Support for Japan - A Message from President Hultin
To the NYU‐Poly Community:
I'm sure you have been as saddened as I have been by destruction wrought upon Japan in the wake of last week’s unprecedented earthquake, tsunami and related destruction. Our thoughts and prayers go out to all who have been impacted, as well as their families and friends.
Dean of Student Affairs Anita Farrington has reached out to our six students from Japan and three from Hawaii to offer them our support, and our Alumni Affairs office has been and will continue to be in contact with our alumni in Japan, as well.
The devastation across the Pacific can cause emotional distress here and we are ready to assist members of our NYU‐Poly community during and after the Spring Break:
- Students who would like to talk to a counselor should contact our Counseling and Psychological Services center at (718) 260‐3456. You may also contact the NYU 24‐hour Wellness Exchange hotline at (212) 443‐9999.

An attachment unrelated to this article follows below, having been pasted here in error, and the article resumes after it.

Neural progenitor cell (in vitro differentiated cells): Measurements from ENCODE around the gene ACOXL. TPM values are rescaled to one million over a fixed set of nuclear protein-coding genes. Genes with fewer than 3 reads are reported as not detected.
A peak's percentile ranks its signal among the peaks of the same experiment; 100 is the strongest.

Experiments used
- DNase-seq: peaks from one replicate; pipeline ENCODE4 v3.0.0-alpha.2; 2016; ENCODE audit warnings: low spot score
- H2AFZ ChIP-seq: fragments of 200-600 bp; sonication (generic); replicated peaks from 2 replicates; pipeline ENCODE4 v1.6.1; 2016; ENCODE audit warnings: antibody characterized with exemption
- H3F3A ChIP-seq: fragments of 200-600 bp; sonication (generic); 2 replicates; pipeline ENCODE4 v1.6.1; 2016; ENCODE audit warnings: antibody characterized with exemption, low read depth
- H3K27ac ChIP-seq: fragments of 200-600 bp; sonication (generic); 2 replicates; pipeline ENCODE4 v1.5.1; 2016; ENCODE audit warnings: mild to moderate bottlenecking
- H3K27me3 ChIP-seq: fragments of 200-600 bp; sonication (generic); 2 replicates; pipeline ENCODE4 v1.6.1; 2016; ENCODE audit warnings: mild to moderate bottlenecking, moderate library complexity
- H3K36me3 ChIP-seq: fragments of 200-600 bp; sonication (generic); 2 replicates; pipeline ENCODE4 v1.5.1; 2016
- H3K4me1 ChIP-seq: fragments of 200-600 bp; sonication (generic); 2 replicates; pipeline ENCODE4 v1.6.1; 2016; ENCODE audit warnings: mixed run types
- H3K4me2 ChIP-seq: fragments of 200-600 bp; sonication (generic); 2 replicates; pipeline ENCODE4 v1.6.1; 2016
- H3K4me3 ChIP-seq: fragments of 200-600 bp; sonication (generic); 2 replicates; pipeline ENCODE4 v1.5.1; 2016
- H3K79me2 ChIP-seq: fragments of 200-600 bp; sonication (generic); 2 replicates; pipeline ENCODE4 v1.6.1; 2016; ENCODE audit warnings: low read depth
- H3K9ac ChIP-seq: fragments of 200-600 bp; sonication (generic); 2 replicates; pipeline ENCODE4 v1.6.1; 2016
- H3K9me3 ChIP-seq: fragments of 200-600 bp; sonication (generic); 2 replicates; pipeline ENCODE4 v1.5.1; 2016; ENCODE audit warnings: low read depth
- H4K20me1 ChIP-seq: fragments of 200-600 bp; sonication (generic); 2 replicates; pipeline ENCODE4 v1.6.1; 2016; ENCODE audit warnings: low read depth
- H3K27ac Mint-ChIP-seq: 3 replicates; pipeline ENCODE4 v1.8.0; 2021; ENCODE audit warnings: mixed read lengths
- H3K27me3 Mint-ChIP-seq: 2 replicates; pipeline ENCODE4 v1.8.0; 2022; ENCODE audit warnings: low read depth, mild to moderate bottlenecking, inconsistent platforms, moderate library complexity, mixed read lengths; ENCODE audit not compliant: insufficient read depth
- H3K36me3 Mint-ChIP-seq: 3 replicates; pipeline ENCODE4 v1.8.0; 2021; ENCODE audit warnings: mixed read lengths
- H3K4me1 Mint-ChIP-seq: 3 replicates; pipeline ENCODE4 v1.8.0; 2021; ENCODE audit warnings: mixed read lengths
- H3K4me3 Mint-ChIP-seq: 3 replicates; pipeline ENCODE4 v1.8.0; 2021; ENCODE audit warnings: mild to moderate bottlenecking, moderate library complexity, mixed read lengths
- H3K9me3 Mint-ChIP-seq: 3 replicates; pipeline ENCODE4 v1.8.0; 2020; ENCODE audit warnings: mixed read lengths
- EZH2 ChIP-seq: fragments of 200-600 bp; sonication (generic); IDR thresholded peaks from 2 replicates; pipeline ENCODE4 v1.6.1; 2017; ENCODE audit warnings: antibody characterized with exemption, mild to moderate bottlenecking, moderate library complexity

- If these events have impacted your academic or personal status, students may contact the Office of the Dean of Student Affairs at (718) 260‐3823 or the Office of Student Development at (718) 260‐3800.
- Faculty and staff can access counseling through the Employee Assistance and Work/Life Program, (800) 448‐4358 or TTY (800) 256‐1604.
- The U.S. State Department is urging U.S. citizens to contact friends and family as soon as possible. They can also e‐mail the State Department at JapanEmergencyUSC@state.gov. Those seeking information on security in or travel to Japan can call (888) 407‐4747 or (202) 501‐4444.
- Google also is assisting in helping victims touch base with friends and loved ones. Its People Finder allows users to look for victims or post information about people. It works in five languages.
- For those who wish to make a contribution toward the relief efforts, NYU has posted links to reputable sites and suggestions on how to ensure that your gift will reach those in need safely and most quickly.
Please join with me in the coming months to think of ways that we can marshal our resources and ingenuity to help the hundreds of thousands of Japanese citizens in need of support.
With deep concern and hope,
Jerry M. Hultin